Cyber Insurance: Is Paying a Ransom Counter-Productive?

Evangelists-Jacqueline JayneFood for thought as discussed on May 18, 2023, an article posted in The Australian Insurance Council: Banning paying a ransom to cyber hackers is counter-productive where Andrew Hall, the Chief Executive of the Insurance Council of Australia (ICA), stated that “attempts to ban businesses from paying ransoms for cyber attacks risks eroding trust and relationships with government.”

The premise of this comment comes from the recent Australian Federal Budget announcement of AUD $23.4 million in funding for a program designed to uplift cyber security for 50,000 small businesses with a cyber warden program.  The details of this program are yet to be finalized. Mr. Hall encourages more consultation between the government and the small business community.

In relation to the proposed ban on paying ransoms for cyber attacks, Mr Hall brings up a valid point that the “decision for a business to pay or not pay a ransom is a decision for the business.” If a ban on paying ransoms was to come into effect, there is a high chance that businesses would decide to pay to keep their business running despite the potential fallout.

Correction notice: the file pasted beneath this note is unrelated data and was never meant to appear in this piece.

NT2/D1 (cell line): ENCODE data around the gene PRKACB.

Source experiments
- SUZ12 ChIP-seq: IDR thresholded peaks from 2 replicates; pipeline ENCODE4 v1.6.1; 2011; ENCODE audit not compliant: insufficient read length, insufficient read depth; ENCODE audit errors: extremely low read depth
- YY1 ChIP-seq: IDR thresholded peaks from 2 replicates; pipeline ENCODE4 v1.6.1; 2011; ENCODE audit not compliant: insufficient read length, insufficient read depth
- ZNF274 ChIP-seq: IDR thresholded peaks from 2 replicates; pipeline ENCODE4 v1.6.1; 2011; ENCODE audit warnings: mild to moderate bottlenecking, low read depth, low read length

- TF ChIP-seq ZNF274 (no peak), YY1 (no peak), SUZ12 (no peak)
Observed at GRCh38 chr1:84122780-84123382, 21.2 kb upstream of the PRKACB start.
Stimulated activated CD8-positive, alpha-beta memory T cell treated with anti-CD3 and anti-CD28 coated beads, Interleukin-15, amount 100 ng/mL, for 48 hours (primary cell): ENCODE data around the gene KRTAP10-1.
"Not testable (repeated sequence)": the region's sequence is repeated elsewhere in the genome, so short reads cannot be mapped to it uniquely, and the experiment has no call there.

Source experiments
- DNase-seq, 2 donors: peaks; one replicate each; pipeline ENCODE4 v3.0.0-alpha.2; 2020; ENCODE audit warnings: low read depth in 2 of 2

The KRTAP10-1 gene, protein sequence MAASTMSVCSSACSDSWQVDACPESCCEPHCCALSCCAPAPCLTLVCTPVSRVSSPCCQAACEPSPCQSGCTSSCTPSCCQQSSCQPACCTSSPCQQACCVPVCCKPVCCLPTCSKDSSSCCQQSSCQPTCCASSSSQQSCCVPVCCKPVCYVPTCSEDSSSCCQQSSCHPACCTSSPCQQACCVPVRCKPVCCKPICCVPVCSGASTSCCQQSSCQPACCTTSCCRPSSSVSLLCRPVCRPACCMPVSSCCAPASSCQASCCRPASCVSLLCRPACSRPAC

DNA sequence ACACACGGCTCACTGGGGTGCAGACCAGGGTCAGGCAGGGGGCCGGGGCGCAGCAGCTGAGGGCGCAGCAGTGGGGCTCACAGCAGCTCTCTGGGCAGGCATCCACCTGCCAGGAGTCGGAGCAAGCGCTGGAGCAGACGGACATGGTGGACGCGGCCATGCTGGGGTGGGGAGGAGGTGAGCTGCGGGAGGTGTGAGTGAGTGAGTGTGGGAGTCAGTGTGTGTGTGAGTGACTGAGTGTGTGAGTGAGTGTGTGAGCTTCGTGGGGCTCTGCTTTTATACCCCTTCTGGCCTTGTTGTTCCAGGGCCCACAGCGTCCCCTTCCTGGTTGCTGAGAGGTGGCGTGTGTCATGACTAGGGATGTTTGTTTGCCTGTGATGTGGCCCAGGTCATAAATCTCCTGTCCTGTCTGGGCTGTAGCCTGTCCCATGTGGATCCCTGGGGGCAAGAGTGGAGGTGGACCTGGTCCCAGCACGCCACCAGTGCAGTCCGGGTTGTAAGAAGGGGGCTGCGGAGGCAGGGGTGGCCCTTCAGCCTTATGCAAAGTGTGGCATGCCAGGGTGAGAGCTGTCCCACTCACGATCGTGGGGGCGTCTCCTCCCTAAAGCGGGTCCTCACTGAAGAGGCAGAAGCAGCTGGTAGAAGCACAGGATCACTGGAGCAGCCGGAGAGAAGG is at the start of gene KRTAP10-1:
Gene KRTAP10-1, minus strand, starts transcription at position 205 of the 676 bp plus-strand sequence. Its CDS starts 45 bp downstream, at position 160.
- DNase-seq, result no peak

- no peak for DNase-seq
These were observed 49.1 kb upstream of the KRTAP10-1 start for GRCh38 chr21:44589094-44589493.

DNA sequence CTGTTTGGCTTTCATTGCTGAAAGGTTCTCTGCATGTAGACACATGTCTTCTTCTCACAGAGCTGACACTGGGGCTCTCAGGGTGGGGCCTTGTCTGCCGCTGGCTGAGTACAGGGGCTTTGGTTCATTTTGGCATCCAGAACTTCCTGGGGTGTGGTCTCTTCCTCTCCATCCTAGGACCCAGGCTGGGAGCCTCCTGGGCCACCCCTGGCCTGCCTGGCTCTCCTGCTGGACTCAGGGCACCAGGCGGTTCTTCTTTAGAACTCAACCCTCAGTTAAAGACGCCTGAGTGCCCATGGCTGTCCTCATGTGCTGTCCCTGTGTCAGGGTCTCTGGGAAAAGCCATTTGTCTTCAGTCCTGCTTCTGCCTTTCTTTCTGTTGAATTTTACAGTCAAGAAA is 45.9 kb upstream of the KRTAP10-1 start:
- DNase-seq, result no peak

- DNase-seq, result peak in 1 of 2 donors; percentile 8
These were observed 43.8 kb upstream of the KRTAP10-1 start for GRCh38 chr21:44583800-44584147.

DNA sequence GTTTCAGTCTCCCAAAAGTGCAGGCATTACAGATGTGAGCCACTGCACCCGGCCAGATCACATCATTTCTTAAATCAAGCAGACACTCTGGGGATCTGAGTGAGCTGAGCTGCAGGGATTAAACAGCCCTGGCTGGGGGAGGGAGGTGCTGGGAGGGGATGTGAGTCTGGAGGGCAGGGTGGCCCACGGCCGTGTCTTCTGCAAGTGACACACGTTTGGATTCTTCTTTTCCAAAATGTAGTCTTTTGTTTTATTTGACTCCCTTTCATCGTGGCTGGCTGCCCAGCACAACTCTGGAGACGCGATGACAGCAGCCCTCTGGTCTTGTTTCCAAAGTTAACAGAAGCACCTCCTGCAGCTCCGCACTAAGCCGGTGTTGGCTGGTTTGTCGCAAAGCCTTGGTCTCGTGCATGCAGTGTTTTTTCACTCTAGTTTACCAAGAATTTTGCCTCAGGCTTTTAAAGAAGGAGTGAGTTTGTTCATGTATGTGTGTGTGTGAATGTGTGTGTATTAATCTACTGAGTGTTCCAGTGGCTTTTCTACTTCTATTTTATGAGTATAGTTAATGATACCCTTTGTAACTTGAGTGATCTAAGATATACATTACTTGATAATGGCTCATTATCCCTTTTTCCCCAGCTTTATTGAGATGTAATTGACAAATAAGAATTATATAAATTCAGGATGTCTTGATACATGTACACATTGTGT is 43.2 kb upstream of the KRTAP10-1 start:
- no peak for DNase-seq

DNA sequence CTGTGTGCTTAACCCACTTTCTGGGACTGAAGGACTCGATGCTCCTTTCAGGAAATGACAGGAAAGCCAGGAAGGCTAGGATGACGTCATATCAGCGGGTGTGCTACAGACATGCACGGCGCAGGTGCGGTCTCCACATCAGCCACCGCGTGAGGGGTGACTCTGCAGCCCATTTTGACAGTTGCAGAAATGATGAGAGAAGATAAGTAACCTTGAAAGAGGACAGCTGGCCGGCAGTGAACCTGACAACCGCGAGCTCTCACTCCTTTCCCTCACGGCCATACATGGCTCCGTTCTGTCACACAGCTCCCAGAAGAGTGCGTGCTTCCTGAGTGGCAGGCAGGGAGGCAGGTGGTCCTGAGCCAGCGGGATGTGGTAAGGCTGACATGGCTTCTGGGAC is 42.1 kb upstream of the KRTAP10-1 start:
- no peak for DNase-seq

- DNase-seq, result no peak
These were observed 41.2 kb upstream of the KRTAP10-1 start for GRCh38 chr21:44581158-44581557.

The steady nature of ransomware attacks is a reminder that no company is immune. As the threat landscape continues to evolve, it is more important than ever for Australian businesses to cultivate a security culture. This means having a comprehensive security strategy and focusing on preventative measures to reduce the risk of human error and investing in security technologies.

We can’t (yet) stop ransomware.  What we can do is limit the effectiveness and frequency of ransomware by increasing basic cyber awareness. 

There are several things that Australian businesses can do to increase their basic cyber hygiene and cultivate a security culture. These include:

  • Implement ongoing, relevant, and engaging employee education on security best practices.
  • Provide an opportunity for employees to test their knowledge with simulated social engineering activities, e.g., simulated phishing programs. 
  • Create relevant cyber security policies that specify the desired guidelines, expectations, actions, attitudes, and behaviors aligned with security.

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